Martin L. King III said he left the nonprofit center that bears his father’s name over concerns about its future and relationship with the for-profit entity that handles licensing of the Rev. Martin Luther King Jr.’s likeness and words.
In an exclusive interview with The Atlanta Journal-Constitution, Martin King said his concerns about the blurring of lines between the nonprofit King Center and the for-profit King Inc. left him with no choice but to leave the organization he had led for 18 months.
This month, the center’s seven-person board of mainly family members removed King as CEO, replacing him with his sister, Bernice King. At the same time, Martin King, still bearing the title of president, said he was stripped of his executive powers and responsibility, leaving his position little more than a “ceremonial” one.
“I disagree with the new direction of the board, which makes the center essentially an extension of King Inc. rather than acknowledge the fundamentally different and at times conflicting motives of a for-profit corporation vs. a public foundation,” King wrote in a resignation letter he submitted to the board Jan. 17. “The convergence of the two entities is evidenced by the placement of King Inc. staff in control of the center, including the interim managing director position.”
But while King is citing philosophical differences, a person close to the situation is claiming that King was stripped of his powers in essence because he wasn’t a good leader.
Houston attorney Terry M. Giles, who was appointed by a judge to serve as the custodian of King Inc., said as president and CEO of the King Center, King was not moving the organization forward.
Giles, who is applying through the Fulton County Superior Court to be the custodian of the King Center as well, said that during King’s time at the helm, virtually no fundraising had been done to “assure the future and proper care of the center.”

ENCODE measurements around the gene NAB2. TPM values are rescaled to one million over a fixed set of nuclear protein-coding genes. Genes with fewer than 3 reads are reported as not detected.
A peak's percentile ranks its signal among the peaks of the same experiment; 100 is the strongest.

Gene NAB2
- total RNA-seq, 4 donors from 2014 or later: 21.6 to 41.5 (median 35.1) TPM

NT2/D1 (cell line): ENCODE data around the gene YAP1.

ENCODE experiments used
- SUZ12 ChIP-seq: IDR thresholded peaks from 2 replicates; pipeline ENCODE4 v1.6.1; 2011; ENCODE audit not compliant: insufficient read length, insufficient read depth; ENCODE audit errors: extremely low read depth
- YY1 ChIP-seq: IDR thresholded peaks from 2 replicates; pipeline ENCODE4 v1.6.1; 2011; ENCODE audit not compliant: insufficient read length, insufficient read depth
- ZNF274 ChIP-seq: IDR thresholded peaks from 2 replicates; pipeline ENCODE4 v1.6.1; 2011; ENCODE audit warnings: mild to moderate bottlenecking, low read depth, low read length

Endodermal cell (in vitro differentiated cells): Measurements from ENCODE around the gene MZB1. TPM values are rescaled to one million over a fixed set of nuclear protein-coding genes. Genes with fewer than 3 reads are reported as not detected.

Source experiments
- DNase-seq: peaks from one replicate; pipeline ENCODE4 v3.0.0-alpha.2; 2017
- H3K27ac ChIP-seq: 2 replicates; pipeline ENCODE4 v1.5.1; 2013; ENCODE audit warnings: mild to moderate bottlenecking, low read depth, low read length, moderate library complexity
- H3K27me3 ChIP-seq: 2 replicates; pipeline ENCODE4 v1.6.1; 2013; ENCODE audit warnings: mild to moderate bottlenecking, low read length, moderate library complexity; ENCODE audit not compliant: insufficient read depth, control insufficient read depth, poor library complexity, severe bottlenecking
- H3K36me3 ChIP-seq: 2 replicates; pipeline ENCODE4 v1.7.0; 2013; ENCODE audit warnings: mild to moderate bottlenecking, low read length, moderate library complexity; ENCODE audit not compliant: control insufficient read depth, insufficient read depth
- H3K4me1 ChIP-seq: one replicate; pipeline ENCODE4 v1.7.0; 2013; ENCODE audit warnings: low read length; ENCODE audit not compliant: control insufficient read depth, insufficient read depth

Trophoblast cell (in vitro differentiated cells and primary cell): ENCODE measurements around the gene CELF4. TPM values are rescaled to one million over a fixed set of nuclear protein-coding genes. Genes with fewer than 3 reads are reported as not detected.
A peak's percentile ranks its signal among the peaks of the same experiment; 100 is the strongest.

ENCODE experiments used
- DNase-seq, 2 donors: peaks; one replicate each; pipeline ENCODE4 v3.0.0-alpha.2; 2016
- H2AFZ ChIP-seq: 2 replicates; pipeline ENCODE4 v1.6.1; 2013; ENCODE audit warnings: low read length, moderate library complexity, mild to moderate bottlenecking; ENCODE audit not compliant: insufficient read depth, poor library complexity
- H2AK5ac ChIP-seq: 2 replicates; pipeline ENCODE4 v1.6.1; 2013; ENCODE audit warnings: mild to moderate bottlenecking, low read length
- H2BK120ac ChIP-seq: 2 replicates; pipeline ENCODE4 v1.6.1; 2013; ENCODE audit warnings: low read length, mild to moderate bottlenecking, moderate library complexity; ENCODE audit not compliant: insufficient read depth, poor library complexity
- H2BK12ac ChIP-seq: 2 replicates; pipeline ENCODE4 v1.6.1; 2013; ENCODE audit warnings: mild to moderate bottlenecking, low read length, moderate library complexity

In essence, the whole of the King estate is divided into two parts, King Inc. and the King Center.
The King Center was launched in 1968 by Coretta Scott King as a place to carry on her late husband’s work in peace, civil rights and nonviolence.
King Inc. was established later as the financial arm of the family, controlling the use of King’s image and words. King Inc. has taken in millions and has been a major guardian of King’s likeness — often suing big and small companies over unauthorized usage.
Martin King, who admits he benefits financially from the money that King Inc. makes, said the two organization’s missions should remain distinct.
“I cannot support the appearance of conflating the institutions for commercial purpose,” he said. “Because I was not willing to go along with that position, that is one of the reasons that I believe the board decided to take away the responsibilities that I had as it relates to the King Center.”
But Giles said Martin King had missed goals, including a plan to expand the King Center’s board to 15 by January.
The center now plans to go through with that plan, putting a full board in place by June, Giles said Friday. Three potential board members have been identified, but he declined to name them.
“It needs to have leaders in the community,” Giles said. “It needs to be one of the larger and stronger boards in the country.”